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SAMSI Workshop: September 15, 2009 Sampling Strategies Case-control: choose S to be set of asthma cases and their town-matched controls Surrogate diversity: choose S that maximizes the variance of traffic density Spatial diversity: choose S that maximizes the geographic spread of measurements –Maximize total distance from all other points –Maximize minimum distance from nearest point –Maximize the informativeness of sample for predicting non- sample points Hybrid: First measure cases and controls; then add additional subjects that would be most informative for refining E(X |Z,P,W ) Thomas, LDA 2007; 13: 565-81

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SAMSI Workshop: September 15, 2009 Spatial Sampling Plans RandomMaximize var(W) Maximize min(info) Maximize min(dist) Thomas, Lifetime Data Analysis 2007; 13: 565-81

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SAMSI Workshop: September 15, 2009 Additional Substudies Personal exposure measurements Biomarkers of latent disease processes Time-activity data –Have usual times and subjective activity levels in various locations (home, school, playgrounds, in transit, etc.) –Plan to obtain GPS measurements of actual time- resolved locations on a subsample for short periods –Also plan to obtain step-counts and/or accelerometry on a subsample for short periods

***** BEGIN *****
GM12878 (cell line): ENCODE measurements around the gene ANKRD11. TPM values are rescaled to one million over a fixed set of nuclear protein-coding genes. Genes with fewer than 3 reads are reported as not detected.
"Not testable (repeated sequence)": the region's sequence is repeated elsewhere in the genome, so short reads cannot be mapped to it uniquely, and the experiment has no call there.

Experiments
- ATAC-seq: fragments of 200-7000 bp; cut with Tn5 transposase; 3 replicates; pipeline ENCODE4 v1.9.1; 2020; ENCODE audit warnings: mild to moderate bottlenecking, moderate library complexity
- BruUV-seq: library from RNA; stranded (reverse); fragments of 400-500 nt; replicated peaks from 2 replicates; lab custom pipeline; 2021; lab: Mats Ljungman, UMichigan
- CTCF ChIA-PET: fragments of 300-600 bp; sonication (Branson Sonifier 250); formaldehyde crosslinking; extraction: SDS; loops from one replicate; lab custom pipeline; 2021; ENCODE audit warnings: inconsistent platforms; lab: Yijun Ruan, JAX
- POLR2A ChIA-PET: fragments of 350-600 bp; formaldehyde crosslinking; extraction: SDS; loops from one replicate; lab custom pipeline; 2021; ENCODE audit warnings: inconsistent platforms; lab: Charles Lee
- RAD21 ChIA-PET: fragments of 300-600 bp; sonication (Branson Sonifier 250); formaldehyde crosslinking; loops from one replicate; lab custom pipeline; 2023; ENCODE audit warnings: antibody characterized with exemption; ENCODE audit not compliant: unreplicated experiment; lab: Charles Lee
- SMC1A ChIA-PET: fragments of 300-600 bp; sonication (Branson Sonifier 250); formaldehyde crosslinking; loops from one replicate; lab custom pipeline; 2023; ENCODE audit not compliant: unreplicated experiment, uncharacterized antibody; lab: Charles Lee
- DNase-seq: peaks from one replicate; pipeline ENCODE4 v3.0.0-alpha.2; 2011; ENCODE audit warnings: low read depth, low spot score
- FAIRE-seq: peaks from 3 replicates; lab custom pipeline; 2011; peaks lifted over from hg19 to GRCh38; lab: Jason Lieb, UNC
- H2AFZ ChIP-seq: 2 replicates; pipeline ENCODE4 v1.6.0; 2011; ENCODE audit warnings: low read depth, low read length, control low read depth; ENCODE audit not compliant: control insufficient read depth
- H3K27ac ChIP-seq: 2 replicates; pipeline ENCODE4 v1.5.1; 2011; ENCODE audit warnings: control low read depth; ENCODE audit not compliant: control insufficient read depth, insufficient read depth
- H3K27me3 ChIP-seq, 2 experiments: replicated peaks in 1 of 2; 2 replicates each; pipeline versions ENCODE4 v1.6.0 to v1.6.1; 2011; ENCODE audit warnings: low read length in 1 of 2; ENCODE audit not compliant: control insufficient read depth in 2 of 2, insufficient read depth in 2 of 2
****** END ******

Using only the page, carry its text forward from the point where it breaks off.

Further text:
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SAMSI Workshop: September 15, 2009 Methodologic Research Framework in the CHS Exposure Determinant True Exposure Measurements Genes Asthma Lung Function Biomarker Oxidative Stress & Inflammation Aim 1 Aim 2 Aim 3 Aim 4

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SAMSI Workshop: September 15, 2009 Further Extensions of the Integrated Research program

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SAMSI Workshop: September 15, 2009 Details Spatio-temporal pollution field: x(s,t) = X(s) T(t) where X = CAR(W a,s x 2,t 2,r,D) Ambient measurements: Z(t) ~ LN(T(t), Z 2 ) Local measurements: z(s) ~ LN(x(s,t s ), z 2 ) True personal exposure: X i = m im X(s im ) e im Personal exposure measurements: Z i ~ LN(X i, X 2 ) Time in MEs: (p i, P i ) ~ MN( i, (n,N)), i ~ MN( ) Activity in MEs: (v im,V im ) ~ LN( im, v 2 ), im ~ LN( m, 2 ) Latent disease: L i ~ LN( 0 + 1 X i + 2 G i + 3 X i G i, L 2 ) Biomarker measurements: B i ~ LN(L i, B 2 ) Disease: Y i ~ N( 0 + 1 L i, Y 2 )

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SAMSI Workshop: September 15, 2009 Discussion Points Issues with exposure modeling for Intra-community variation –Measurement error? –Implications of using snapshots in space/time to assess long term exposure? –Implications of sampling strategies? Differences in spatio-temporal resolution of data: Outcome vs. Exposure –Implications for health effects analysis? Integrated Modeling approaches vs. Compartmentalized modeling –Which way to go? Issues in Chronic vs. Acute effects analysis –Are they really different?

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SAMSI Workshop: September 15, 2009

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THANK YOU! Contact me at kiros@usc.edu